Venture capitalists on Wall Street have now turned to gazng at the stars in an attempt to find the next big investment payoff for their cash.
A flood of astrology startups offering apps and subscription services have raised substantial mounts of cash from venture capitalists and other investors, The New York Times reported.
For example, Sanctuary Ventures Inc., a digital media company focusing on mystical services for a millennial audience, recently launched a new astrological reading app, Bloomberg reported.
It offers daily horoscopes, first-in-kind live and on-demand readings with professional astrologers, and plans to expand into the e-commerce marketplace (think tarot cards, crystals, sage bundles, and incense).
Many millennials and members of Generation Z are gravitating toward the pseudoscience, fueling the burgeoning mystical and psychic services market valued at more $2 billion, according to 2018 market research from Ibis World.
Sanctuary had a less mystical entrée into the marketplace thanks to $1.5 million in seed funding led by Advancit Capital, Broadway Video Ventures, Greycroft Partners, KEC Ventures, and Blue Seed Collective. Other apps in the astrology space include TimePassages and the AI-powered Co-Star, while the marketplace in general now accommodates items as diverse as a $15 crystal and incense kit from Urban Outfitters and $27 Psychic Vampire Repellent at Goop.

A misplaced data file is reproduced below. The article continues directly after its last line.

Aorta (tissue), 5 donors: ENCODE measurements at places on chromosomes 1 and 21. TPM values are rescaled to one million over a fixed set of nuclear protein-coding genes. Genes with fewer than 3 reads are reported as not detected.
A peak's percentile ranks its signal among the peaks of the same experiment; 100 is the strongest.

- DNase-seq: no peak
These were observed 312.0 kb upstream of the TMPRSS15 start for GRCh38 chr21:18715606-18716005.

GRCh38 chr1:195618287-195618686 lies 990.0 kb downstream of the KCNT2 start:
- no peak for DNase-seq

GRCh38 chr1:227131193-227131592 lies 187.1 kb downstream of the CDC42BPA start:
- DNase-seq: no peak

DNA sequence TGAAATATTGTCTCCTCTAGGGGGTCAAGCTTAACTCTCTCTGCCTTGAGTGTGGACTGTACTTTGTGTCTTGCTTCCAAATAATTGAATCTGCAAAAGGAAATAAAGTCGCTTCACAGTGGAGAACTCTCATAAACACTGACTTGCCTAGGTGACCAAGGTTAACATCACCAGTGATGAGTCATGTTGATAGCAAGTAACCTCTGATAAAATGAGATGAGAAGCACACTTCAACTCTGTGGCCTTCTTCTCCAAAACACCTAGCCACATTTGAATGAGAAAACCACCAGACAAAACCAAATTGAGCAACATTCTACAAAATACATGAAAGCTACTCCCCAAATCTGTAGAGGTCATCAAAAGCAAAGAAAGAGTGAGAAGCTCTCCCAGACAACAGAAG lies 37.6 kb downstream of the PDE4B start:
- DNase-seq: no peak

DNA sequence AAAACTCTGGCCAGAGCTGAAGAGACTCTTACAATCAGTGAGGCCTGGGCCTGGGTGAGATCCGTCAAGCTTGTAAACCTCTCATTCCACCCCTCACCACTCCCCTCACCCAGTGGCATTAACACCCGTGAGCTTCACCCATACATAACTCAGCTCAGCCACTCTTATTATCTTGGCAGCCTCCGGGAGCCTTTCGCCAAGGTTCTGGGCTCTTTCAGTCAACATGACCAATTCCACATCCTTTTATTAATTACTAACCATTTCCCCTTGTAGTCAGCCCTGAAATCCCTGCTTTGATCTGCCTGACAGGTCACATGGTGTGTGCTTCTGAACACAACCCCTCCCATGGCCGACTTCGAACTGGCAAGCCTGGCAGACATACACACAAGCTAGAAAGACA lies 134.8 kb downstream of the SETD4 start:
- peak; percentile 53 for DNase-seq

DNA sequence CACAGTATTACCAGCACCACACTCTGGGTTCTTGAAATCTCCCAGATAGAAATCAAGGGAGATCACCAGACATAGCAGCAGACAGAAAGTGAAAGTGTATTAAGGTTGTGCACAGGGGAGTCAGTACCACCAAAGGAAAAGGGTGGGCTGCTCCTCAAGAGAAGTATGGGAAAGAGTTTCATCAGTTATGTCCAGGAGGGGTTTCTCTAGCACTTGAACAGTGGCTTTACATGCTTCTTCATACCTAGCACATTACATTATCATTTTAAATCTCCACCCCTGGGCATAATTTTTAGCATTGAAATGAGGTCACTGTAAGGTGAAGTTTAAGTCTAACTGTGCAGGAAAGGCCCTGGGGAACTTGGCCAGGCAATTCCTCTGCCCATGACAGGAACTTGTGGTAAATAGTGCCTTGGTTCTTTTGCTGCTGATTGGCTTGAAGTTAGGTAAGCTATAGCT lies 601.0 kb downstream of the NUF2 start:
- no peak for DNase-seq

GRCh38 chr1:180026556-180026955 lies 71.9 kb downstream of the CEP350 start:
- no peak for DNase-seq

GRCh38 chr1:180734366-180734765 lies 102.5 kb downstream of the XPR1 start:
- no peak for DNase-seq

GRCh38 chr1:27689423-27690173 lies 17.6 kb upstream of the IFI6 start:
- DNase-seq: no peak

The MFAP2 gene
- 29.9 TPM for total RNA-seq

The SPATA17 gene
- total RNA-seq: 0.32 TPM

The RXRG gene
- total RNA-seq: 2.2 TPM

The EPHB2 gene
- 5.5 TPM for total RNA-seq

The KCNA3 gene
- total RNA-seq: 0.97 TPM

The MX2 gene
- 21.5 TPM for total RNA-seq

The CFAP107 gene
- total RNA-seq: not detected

The Sanctuary app builds on the success the company has had with its Facebook Messenger astrology bot, but now expands its offerings beyond free daily horoscopes by allowing users to upgrade to a monthly ($19.99) or yearly ($199.99) subscription membership level granting access to live, chat-based readings from a team of professional astrologers led by Astrologer-in-Residence Aliza Kelly. Subscribers are able to access one astrology live-chat reading per week with the option of additional readings at $19.99 each.
Meanwhile, Co-Star, an app that lets people download and compare their birth charts, raised just over $5 million in funding from the Silicon Valley venture capital firms Maveron and Aspect Ventures, as well as 14W, based in New York, the Times said.
Co-Star’s website promotes the fact that astrology allows “irrationality to invade our techno-rationalist ways of living.” The app has been downloaded more than three million times. Its Instagram account has more than 400,000 followers.
Banu Guler, the chief executive and co-founder of Co-Star, said not every investor she pitched was enthusiastic about her company and that some dismissed its practice area as pseudoscience. “I get that you’re not into astrology,” she said, “but if you had access to a 20-something or teenager who is a girl, that’s who you need to talk to.”
Many astrology buffs consider the major turning point for interest in the Big Zodiac the election of Donald Trump, the Times explained.
“People became so much more receptive to the idea of there being different ways of seeing the world,” said Aliza Kelly, the astrologer-in-residence at Sanctuary. They turned to astrology “in order to create some sense of structure and hope and stability in their lives.”
President Trump’s election inspired Guler to leave her work in fashion media and create Co-Star. “I was like, ‘We gotta figure out something more meaningful than what we are doing,” she said. The role social media played in the election — and how “it is changing how we operate as humans in the world” was a part of her concern, Guler said.
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